- Published: 22 December 2014
- Written by Herald
Acting President Emmerson Mnangagwa says Government will early next year pronounce new business policies aimed at relaxing indigenisation laws and promoting Foreign Direct Investment. Cde Mnangagwa told businesspeople who paid him a courtesy call at his farm in Kwekwe at the weekend that Government would also get rid of bureaucratic regulations that inconvenienced prospective investors.
A group of South African-based businessmen and investors has reportedly praised Acting President Mnangagwa and his team for working towards healing relations between Zimbabwe and potential foreign investors. The group, whose head is Mr Tatenda Makonese (PICTURED WITH VP Mnangagwa), a director of South Africa's Sandton Rand Holdings is said to have begun mobilising both Zimbabweans based in South Africa and South Africans who are willing to invest in Zimbabwe.
Other companies and international franchises such as Kentucky Fried Chicken (KFC), whose Zimbabwean owner is also a prominent businessman in South Africa, have already returned to the country as Zimbabwe. More and more multinational companies would find themselves into the country next year, according to Makonese, as Acting President Mnangagwa has proved to be a business-oriented leader.
Meanwhile, several captains of industry that included Zesa group chief executive Engineer Josh Chifamba, Affirmative Action Group acting chief executive Dr Davison Gomo, Lasch co-director Mr Nelson Mahupete and Zimbabwe Power Company managing director Engineer Noah Gwariro, were among the top business executives that attended the highly subscribed meeting.
The businesspeople took the opportunity to present challenges confronting the national economy and proposed plausible remedies to some of the problems.
Cde Mnangagwa said it was important to deal urgently with issues affecting business to put the economy back on the rails.
"Next year when both industry and commerce come back to work, we should be pronouncing new policies more biased towards relaxation. That is what I can say at this stage. In the budget statement Finance and Economic Development Minister (Patrick) Chinamasa said he was going to re-examine the issue of indigenisation. I do not know what is going to come out of that revisit, but we believe it is to make investors more comfortable and make investment easy. The question of investors coming here and spend six months consulting is not good. We also need to find out sector by sector how fast we can structure consultation procedures in those areas," he said.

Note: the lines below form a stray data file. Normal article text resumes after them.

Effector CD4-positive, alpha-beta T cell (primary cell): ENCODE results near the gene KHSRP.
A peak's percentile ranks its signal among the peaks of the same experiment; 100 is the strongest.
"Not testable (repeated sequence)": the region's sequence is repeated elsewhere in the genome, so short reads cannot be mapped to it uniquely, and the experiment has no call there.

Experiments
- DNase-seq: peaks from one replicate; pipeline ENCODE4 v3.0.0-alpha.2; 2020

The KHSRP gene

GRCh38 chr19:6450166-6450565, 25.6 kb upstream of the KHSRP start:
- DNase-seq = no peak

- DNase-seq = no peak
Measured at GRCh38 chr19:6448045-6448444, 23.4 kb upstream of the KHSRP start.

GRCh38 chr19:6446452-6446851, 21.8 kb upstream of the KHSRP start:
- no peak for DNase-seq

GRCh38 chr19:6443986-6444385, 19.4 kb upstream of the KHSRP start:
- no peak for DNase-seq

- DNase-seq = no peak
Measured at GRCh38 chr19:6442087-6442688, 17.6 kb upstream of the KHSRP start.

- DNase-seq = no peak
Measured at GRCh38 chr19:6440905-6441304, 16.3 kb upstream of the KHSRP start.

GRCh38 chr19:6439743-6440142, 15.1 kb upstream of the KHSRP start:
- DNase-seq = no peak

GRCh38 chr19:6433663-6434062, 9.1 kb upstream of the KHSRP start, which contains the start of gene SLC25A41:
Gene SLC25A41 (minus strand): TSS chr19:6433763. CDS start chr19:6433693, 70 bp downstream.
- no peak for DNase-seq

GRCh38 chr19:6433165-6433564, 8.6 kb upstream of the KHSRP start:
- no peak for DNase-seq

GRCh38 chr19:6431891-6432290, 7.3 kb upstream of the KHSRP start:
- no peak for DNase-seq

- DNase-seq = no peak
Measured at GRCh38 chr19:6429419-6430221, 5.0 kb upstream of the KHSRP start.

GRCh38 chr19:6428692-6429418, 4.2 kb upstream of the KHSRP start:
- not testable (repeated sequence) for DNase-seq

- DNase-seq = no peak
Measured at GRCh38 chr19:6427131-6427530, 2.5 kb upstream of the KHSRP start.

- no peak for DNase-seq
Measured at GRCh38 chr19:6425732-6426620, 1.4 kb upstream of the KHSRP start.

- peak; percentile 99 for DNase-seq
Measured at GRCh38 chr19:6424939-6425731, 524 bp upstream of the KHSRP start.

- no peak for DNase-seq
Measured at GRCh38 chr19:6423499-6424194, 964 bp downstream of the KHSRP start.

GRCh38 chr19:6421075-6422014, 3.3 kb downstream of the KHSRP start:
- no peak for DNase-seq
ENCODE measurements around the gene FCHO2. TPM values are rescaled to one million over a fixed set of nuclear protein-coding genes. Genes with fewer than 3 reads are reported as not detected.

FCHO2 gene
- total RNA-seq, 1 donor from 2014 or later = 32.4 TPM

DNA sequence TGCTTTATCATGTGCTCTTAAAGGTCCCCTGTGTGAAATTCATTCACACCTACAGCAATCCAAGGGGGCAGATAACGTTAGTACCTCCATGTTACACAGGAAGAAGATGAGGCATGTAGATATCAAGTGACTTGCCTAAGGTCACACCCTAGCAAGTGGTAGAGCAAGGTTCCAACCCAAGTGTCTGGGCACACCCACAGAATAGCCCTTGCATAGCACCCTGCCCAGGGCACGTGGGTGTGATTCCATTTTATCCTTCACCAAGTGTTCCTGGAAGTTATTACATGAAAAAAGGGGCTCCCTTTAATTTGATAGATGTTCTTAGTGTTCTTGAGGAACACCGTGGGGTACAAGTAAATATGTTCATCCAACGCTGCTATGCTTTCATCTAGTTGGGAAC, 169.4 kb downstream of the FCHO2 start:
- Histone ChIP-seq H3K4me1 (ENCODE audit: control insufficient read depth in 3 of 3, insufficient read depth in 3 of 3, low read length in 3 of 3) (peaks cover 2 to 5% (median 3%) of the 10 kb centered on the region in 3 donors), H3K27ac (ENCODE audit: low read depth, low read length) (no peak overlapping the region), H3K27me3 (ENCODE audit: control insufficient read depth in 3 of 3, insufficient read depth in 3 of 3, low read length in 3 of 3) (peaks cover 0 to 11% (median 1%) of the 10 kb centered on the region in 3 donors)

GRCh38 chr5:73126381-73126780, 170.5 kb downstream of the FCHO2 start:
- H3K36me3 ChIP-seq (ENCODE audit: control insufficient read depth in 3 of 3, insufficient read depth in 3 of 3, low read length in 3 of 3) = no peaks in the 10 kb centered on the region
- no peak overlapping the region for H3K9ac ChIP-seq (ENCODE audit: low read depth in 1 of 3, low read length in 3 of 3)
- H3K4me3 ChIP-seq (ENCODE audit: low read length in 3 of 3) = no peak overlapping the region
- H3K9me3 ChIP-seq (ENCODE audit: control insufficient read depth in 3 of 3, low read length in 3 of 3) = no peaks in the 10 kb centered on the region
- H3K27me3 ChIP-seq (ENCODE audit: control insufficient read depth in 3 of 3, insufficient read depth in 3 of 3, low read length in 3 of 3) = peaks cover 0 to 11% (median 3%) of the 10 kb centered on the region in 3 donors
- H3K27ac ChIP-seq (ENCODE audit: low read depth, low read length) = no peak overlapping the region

Cde Mnangagwa said in other countries investment formalities took less than a month. In this regard, Cde Mnangagwa said Government would make efforts to simplify and expedite investment formalities.
"If an investor comes here anonzi enda unoona Minister of Justice obvako oenda kunoona Minister of Tourism, obvako onoona Minister of Water obvako onzi enda unoona (Kembo) Mohadi zvonzi Mohadi haapo aenda kuBeitbridge ozobvako oenda kunoona (Walter) Chidhakwa (Mines and Mining Development Minister). All those things should be a thing of the past," he said.
Cde Mnangagwa said the sanctions that constrained the economy were largely removed and the Bretton Woods institutions were slowly appreciating the new environment in the country.
"We believe that by this time next year we would have secured more lines of credit," he said.
Cde Mnangagwa also assured the banking sector that it would soon enjoy relaxed lending as relations between Zimbabwe and the international community continued to normalise.
President of the Brentwood Institute of Gemology and chief executive of the Zimbabwe Diamond Processing Centre Mr Bernard Mutanga, said the diamond sector was failing to access enough diamonds to train local people in cutting and polishing.
He said they ended up importing Zimbabwean diamonds sold to South Africa for training purposes.
"The diamond industry can grow the economy and turn around things faster. Statistics show that when India started to buy diamonds from Zimbabwe they created 60 000 jobs and they employ over 60 million people in the diamond industry but they do not have a single diamond mine," he said.
Eng Gwariro of ZPC presented a paper on the challenges they were facing. Organisers of the meeting Mr Regis Maburutse and Mr Tonderai Chidawa, said it was important for the business community to have direct access to the country’s leadership.
Mr Maburutse said: "We believe our Vice President is open to meet our business people and I think interaction is the robust background to move our country forward. We are going to arrange more meeting of this nature so that our business community have direct link with the country’s leadership."
Mr Chidawa urged Zimbabweans to put their differences aside and work towards fixing the economy. He said Zimbabwe was endowed with vast natural resources that could easily turn around the country’s economic fortunes.